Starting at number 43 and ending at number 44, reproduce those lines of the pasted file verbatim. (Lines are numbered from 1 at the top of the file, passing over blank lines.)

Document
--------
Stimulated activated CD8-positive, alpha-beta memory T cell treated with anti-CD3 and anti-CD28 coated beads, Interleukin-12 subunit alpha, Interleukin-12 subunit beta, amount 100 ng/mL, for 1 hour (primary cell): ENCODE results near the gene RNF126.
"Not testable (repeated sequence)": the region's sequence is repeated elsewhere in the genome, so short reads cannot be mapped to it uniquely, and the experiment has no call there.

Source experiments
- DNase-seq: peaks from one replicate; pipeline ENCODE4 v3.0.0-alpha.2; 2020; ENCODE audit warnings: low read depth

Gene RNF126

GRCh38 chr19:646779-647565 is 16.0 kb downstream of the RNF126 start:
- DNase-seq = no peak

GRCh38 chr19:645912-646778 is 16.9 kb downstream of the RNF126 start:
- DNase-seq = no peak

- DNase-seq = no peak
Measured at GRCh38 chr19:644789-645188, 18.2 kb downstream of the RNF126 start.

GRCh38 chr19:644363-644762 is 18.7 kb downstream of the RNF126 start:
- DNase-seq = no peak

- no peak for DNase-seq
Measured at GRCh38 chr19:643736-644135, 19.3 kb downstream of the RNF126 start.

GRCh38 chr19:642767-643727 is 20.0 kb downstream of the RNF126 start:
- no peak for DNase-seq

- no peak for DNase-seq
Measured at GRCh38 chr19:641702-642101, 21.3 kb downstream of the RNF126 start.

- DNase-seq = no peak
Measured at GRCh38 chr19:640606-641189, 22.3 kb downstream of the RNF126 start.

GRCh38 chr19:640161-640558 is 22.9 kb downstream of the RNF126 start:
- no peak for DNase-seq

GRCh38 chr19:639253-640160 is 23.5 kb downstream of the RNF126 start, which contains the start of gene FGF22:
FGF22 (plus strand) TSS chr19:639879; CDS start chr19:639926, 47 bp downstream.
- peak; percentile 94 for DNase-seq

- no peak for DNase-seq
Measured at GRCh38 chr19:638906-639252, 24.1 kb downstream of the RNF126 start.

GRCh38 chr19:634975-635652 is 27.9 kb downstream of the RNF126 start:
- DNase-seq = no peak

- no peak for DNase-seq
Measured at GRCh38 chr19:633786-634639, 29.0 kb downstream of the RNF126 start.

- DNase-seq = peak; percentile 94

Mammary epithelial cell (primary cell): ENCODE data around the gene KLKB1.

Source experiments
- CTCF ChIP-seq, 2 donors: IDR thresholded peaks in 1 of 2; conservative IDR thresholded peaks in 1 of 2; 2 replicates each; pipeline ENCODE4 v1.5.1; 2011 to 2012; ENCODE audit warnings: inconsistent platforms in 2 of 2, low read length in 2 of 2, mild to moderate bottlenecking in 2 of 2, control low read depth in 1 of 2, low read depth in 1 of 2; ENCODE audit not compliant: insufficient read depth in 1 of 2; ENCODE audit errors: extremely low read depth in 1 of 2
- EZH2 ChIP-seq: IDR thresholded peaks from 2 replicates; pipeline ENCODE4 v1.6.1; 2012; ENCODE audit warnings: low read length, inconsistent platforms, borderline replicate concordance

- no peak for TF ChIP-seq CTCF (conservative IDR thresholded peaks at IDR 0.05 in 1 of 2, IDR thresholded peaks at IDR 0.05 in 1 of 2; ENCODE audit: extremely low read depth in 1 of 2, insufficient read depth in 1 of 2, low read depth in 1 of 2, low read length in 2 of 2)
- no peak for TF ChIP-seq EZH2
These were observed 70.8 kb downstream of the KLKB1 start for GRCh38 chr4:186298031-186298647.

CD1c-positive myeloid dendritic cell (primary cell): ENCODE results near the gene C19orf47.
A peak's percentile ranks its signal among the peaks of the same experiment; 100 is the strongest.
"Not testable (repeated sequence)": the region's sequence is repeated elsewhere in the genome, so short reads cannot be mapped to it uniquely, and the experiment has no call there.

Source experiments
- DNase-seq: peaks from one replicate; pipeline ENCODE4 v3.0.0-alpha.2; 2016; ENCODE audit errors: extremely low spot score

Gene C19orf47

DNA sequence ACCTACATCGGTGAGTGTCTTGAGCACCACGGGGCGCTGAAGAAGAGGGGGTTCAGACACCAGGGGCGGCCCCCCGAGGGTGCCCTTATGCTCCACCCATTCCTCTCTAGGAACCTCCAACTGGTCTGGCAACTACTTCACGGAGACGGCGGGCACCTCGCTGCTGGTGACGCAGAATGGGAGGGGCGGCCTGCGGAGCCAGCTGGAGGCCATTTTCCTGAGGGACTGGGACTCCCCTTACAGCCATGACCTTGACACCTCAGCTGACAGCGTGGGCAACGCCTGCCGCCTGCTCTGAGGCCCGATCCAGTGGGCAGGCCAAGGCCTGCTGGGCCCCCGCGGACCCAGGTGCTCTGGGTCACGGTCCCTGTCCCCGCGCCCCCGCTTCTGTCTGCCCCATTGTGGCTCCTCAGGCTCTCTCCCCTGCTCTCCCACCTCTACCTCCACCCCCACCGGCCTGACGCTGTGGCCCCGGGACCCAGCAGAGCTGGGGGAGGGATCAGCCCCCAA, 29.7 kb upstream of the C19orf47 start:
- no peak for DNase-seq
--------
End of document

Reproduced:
"Not testable (repeated sequence)": the region's sequence is repeated elsewhere in the genome, so short reads cannot be mapped to it uniquely, and the experiment has no call there.

Source experiments